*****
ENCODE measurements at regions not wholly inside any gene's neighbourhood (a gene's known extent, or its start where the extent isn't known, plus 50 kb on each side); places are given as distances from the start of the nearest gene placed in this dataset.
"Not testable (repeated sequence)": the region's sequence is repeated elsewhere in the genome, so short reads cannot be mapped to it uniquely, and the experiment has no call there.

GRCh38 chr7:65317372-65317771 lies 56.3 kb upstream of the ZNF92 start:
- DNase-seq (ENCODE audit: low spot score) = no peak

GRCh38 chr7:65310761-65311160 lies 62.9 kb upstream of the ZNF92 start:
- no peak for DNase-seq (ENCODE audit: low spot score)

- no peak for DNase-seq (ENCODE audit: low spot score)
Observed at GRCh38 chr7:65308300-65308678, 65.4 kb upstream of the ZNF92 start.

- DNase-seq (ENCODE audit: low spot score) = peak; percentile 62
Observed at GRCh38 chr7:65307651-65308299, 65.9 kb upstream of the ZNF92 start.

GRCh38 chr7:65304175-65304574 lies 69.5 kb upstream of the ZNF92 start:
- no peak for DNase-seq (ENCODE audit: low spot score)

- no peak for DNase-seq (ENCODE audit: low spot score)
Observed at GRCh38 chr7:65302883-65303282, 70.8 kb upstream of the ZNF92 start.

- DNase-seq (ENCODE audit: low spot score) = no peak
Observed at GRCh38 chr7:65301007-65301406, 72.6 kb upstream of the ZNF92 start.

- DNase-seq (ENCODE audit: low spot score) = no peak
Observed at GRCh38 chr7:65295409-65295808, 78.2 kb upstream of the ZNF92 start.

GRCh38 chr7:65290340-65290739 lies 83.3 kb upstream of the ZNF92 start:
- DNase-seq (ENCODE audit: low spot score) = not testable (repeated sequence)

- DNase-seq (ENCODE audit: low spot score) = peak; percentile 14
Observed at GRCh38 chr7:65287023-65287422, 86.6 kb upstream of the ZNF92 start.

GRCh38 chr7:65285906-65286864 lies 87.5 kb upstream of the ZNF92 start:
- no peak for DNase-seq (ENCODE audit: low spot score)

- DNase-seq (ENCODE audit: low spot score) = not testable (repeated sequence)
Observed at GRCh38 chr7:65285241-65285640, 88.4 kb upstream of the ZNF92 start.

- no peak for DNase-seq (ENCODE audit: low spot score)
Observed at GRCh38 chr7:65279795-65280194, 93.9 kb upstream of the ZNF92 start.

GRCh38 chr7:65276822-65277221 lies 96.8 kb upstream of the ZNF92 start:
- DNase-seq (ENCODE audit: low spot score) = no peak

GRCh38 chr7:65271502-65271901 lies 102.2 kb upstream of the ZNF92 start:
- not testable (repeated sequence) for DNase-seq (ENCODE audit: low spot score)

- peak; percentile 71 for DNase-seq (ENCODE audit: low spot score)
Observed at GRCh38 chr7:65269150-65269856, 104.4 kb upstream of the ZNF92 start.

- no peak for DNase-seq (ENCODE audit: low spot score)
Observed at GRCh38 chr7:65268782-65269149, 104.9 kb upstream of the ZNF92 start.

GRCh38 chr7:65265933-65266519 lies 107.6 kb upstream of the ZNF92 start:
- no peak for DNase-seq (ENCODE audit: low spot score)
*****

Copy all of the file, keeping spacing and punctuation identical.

ENCODE measurements at regions not wholly inside any gene's neighbourhood (a gene's known extent, or its start where the extent isn't known, plus 50 kb on each side); places are given as distances from the start of the nearest gene placed in this dataset.
"Not testable (repeated sequence)": the region's sequence is repeated elsewhere in the genome, so short reads cannot be mapped to it uniquely, and the experiment has no call there.

GRCh38 chr7:65317372-65317771 lies 56.3 kb upstream of the ZNF92 start:
- DNase-seq (ENCODE audit: low spot score) = no peak

GRCh38 chr7:65310761-65311160 lies 62.9 kb upstream of the ZNF92 start:
- no peak for DNase-seq (ENCODE audit: low spot score)

- no peak for DNase-seq (ENCODE audit: low spot score)
Observed at GRCh38 chr7:65308300-65308678, 65.4 kb upstream of the ZNF92 start.

- DNase-seq (ENCODE audit: low spot score) = peak; percentile 62
Observed at GRCh38 chr7:65307651-65308299, 65.9 kb upstream of the ZNF92 start.

GRCh38 chr7:65304175-65304574 lies 69.5 kb upstream of the ZNF92 start:
- no peak for DNase-seq (ENCODE audit: low spot score)

- no peak for DNase-seq (ENCODE audit: low spot score)
Observed at GRCh38 chr7:65302883-65303282, 70.8 kb upstream of the ZNF92 start.

- DNase-seq (ENCODE audit: low spot score) = no peak
Observed at GRCh38 chr7:65301007-65301406, 72.6 kb upstream of the ZNF92 start.

- DNase-seq (ENCODE audit: low spot score) = no peak
Observed at GRCh38 chr7:65295409-65295808, 78.2 kb upstream of the ZNF92 start.

GRCh38 chr7:65290340-65290739 lies 83.3 kb upstream of the ZNF92 start:
- DNase-seq (ENCODE audit: low spot score) = not testable (repeated sequence)

- DNase-seq (ENCODE audit: low spot score) = peak; percentile 14
Observed at GRCh38 chr7:65287023-65287422, 86.6 kb upstream of the ZNF92 start.

GRCh38 chr7:65285906-65286864 lies 87.5 kb upstream of the ZNF92 start:
- no peak for DNase-seq (ENCODE audit: low spot score)

- DNase-seq (ENCODE audit: low spot score) = not testable (repeated sequence)
Observed at GRCh38 chr7:65285241-65285640, 88.4 kb upstream of the ZNF92 start.

- no peak for DNase-seq (ENCODE audit: low spot score)
Observed at GRCh38 chr7:65279795-65280194, 93.9 kb upstream of the ZNF92 start.

GRCh38 chr7:65276822-65277221 lies 96.8 kb upstream of the ZNF92 start:
- DNase-seq (ENCODE audit: low spot score) = no peak

GRCh38 chr7:65271502-65271901 lies 102.2 kb upstream of the ZNF92 start:
- not testable (repeated sequence) for DNase-seq (ENCODE audit: low spot score)

- peak; percentile 71 for DNase-seq (ENCODE audit: low spot score)
Observed at GRCh38 chr7:65269150-65269856, 104.4 kb upstream of the ZNF92 start.

- no peak for DNase-seq (ENCODE audit: low spot score)
Observed at GRCh38 chr7:65268782-65269149, 104.9 kb upstream of the ZNF92 start.

GRCh38 chr7:65265933-65266519 lies 107.6 kb upstream of the ZNF92 start:
- no peak for DNase-seq (ENCODE audit: low spot score)